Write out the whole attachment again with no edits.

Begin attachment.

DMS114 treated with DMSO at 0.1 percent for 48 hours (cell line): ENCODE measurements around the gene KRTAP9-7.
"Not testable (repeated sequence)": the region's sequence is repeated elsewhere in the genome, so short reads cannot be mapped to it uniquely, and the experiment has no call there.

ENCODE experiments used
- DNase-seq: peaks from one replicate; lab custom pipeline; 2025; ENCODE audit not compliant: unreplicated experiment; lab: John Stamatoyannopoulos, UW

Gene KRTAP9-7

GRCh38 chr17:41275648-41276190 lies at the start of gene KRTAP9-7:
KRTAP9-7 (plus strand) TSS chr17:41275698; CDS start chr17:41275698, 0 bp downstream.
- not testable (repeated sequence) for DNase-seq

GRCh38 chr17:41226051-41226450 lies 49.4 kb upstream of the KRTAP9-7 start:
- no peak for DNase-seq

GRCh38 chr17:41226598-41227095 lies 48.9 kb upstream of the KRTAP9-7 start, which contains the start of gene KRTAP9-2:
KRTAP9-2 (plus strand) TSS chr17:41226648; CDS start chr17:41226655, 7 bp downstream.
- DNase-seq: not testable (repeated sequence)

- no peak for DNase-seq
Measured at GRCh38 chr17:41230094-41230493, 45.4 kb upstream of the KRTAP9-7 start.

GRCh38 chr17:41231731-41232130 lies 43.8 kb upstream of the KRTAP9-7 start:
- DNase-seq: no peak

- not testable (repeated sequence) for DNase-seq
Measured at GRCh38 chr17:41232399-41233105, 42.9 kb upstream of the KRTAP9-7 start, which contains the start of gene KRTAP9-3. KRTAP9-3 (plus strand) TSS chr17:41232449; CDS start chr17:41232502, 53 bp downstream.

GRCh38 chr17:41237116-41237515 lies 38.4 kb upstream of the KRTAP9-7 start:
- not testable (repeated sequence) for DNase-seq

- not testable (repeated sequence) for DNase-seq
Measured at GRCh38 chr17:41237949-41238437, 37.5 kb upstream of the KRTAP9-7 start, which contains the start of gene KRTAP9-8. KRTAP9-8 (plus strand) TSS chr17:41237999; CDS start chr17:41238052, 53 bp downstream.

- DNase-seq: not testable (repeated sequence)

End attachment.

DMS114 treated with DMSO at 0.1 percent for 48 hours (cell line): ENCODE measurements around the gene KRTAP9-7.
"Not testable (repeated sequence)": the region's sequence is repeated elsewhere in the genome, so short reads cannot be mapped to it uniquely, and the experiment has no call there.

ENCODE experiments used
- DNase-seq: peaks from one replicate; lab custom pipeline; 2025; ENCODE audit not compliant: unreplicated experiment; lab: John Stamatoyannopoulos, UW

Gene KRTAP9-7

GRCh38 chr17:41275648-41276190 lies at the start of gene KRTAP9-7:
KRTAP9-7 (plus strand) TSS chr17:41275698; CDS start chr17:41275698, 0 bp downstream.
- not testable (repeated sequence) for DNase-seq

GRCh38 chr17:41226051-41226450 lies 49.4 kb upstream of the KRTAP9-7 start:
- no peak for DNase-seq

GRCh38 chr17:41226598-41227095 lies 48.9 kb upstream of the KRTAP9-7 start, which contains the start of gene KRTAP9-2:
KRTAP9-2 (plus strand) TSS chr17:41226648; CDS start chr17:41226655, 7 bp downstream.
- DNase-seq: not testable (repeated sequence)

- no peak for DNase-seq
Measured at GRCh38 chr17:41230094-41230493, 45.4 kb upstream of the KRTAP9-7 start.

GRCh38 chr17:41231731-41232130 lies 43.8 kb upstream of the KRTAP9-7 start:
- DNase-seq: no peak

- not testable (repeated sequence) for DNase-seq
Measured at GRCh38 chr17:41232399-41233105, 42.9 kb upstream of the KRTAP9-7 start, which contains the start of gene KRTAP9-3. KRTAP9-3 (plus strand) TSS chr17:41232449; CDS start chr17:41232502, 53 bp downstream.

GRCh38 chr17:41237116-41237515 lies 38.4 kb upstream of the KRTAP9-7 start:
- not testable (repeated sequence) for DNase-seq

- not testable (repeated sequence) for DNase-seq
Measured at GRCh38 chr17:41237949-41238437, 37.5 kb upstream of the KRTAP9-7 start, which contains the start of gene KRTAP9-8. KRTAP9-8 (plus strand) TSS chr17:41237999; CDS start chr17:41238052, 53 bp downstream.

- DNase-seq: not testable (repeated sequence)